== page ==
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220 volts Versus 120 volts

Discussion in 'Electronic Basics' started by donskister, Nov 23, 2006.

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  1. donskister

    donskister Guest

    1. Hi guys! i noticed that every countries have their different
    voltages supply..in my country we used 220volts other countries used
    120volts... im just confused can u pls enlighten me...what is more
    economical to used 120v or 220v? advantages & disadvantages using 120V
    or 220V? We all know a TV that was manufactured at Japan having 120v
    can used to other country that have 220V using step up transformer...

    2. I saw lately my friend have a halogen bulb w/ the specifications of
    24Volts ac 5Owatts, the problem is he told me that the store he used to
    buy that bulb are out stock only available are 22.8Volts ac 50
    watts...This will be used at the OR lights ( heraeusHanaulux ) ...im
    just confused! that the reason i come out w/ my question no. 1..What is
    the reason of having different voltages used to light up a bulb having
    a 50 watts:Is there any effect in intensity of the lights and operation
    of the equipments? confuse: .....By the way in our countries we used
    220volts ac.

    3. 220volts versus 120volts .........
     
  2. Google for Electricity Around the World.
     
  3. HKJ

    HKJ Guest

    The advance of 230VAC is that your need less copper for wires.

    I do not belive safety is an issue anymore, all equipment designed for
    230VAC has enough safety.
     
  4. Alison

    Alison Guest

    Mains electric shocks always give me the giggles. They bloody hurt though.
    Cor!! that'll make you jump!
     
  5. High voltage has advantages. Its a more friendly world to work with.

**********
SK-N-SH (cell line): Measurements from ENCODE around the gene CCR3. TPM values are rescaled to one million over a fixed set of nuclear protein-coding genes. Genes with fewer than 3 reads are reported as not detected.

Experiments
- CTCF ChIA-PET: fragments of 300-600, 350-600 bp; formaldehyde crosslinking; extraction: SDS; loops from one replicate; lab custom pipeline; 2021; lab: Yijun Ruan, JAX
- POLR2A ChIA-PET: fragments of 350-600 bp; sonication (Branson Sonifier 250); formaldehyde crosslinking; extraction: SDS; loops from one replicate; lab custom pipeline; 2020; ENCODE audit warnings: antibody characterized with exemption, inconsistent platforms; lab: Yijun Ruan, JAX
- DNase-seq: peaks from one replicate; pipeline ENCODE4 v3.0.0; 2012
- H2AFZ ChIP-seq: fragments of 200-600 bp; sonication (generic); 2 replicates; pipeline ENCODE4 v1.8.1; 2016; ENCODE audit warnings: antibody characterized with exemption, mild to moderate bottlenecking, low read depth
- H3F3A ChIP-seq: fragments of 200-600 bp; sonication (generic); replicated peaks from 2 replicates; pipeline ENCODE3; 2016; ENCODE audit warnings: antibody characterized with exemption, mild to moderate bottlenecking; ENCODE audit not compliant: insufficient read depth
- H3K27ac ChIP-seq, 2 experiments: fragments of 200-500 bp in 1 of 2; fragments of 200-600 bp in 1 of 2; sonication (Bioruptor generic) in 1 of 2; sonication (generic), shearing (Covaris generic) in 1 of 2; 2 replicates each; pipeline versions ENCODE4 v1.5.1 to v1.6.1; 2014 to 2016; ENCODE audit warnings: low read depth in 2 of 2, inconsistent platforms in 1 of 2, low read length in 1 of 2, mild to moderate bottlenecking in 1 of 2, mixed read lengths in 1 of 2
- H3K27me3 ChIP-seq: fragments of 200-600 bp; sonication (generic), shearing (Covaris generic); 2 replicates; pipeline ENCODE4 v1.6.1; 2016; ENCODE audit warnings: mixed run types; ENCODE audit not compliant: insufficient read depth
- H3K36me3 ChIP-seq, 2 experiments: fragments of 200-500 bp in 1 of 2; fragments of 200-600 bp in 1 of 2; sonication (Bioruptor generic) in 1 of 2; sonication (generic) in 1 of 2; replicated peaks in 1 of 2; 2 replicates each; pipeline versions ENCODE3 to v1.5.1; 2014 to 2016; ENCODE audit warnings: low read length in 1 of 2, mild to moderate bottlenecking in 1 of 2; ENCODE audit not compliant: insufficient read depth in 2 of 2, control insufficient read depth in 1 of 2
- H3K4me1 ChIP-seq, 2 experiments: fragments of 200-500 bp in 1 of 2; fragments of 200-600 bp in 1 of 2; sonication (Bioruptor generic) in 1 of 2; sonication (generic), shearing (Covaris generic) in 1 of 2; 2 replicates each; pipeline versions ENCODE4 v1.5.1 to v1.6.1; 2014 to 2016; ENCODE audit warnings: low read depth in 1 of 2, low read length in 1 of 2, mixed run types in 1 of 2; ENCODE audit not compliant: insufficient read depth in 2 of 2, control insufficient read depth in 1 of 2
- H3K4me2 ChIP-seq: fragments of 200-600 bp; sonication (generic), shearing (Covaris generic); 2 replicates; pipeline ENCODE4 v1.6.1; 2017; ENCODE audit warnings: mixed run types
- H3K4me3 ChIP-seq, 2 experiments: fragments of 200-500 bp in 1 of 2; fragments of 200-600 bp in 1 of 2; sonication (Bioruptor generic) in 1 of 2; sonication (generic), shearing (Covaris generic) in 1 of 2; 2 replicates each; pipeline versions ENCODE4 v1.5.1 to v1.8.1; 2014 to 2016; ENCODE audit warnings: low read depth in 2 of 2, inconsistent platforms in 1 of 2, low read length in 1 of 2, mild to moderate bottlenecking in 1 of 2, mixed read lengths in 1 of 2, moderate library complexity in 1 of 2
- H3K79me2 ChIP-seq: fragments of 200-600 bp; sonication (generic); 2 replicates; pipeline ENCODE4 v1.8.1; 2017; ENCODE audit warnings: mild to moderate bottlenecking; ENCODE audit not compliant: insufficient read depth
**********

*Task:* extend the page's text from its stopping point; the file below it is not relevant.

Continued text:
Wires and circuits can be made lighter, smaller, and are easier to
    manage.

    I work with 480 volts. The wires going to a large load such as dozens
    of lights or a motor are MUCH smaller using high voltage than low
    voltage. The lower currents of the high voltage are less likely to
    cause melting of poor connections.

    Unfortunately, high voltage from 480 volts can flash over dirty
    connections in high humidity. And a finger touching the wires can
    cause interesting damage to the body, like blowing off fingertips.
     
  6. In most of the world a single voltage system is used, such as 230/400 VAC
    (single/three phase). No split systems, no multi voltages. N. America is
    unique in their system of multiple voltages in the same building.

    For extremely large motors, sometimes 11 kV, 3 phase is used, installed and
    maintained by people trained to do it.

    220 - 240 volts seems an optimum trade-off in terms of voltage and current.
     
  7. Rich Grise

    Rich Grise Guest

    When I was in Japan, it was 100V, but I get the point.
    To step down from 220V to 24V, or to 22.3V, you'd use a transformer.

    The reason that different voltage-rated lamps can have the same power
    requirements is that they have different resistance: The 22.5V, 50W
    lamp will draw 2.222A, while thw 24V, 50W bulb will draw 2.083A.

    Google "transformer" and "Ohm's law".

    Hope This Helps!
    Rich
     
  8. Jamie

    Jamie Guest

    we don't worry about that, you have 10 chances, you should be able to
    get it right some where along that number !:)
     
  9. redbelly

    redbelly Guest

    One advantage for low voltage: standard light bulbs are made of thicker
    wire (compared to the higher voltage version) to get necessary lower
    resistance. A thicker wire will last longer before burning out.

    Mark
     
  10. And 5 tube radios can have a series heater string. And Xmas lights are
    easier. But the disadvantages and losses outweigh all small advantages.
     
  11. Actually, the usual practice is to operate the thicker wire at a higher
    temperature to get more efficiency and whiter light rather than longer
    life.

    Compare European 230V and North American 120V lightbulbs of the same
    wattage.

    But now that fluorescent and compact fluorescent lamps are seeing some
    use that incandescents did, and more replacement of incandescents with
    fluorescents and compact fluorescents should be done when one is concerned
    with life expectancy or efficiency of the bulbs, this issue of filament
    thickness should matter less.

    - Don Klipstein ()
     
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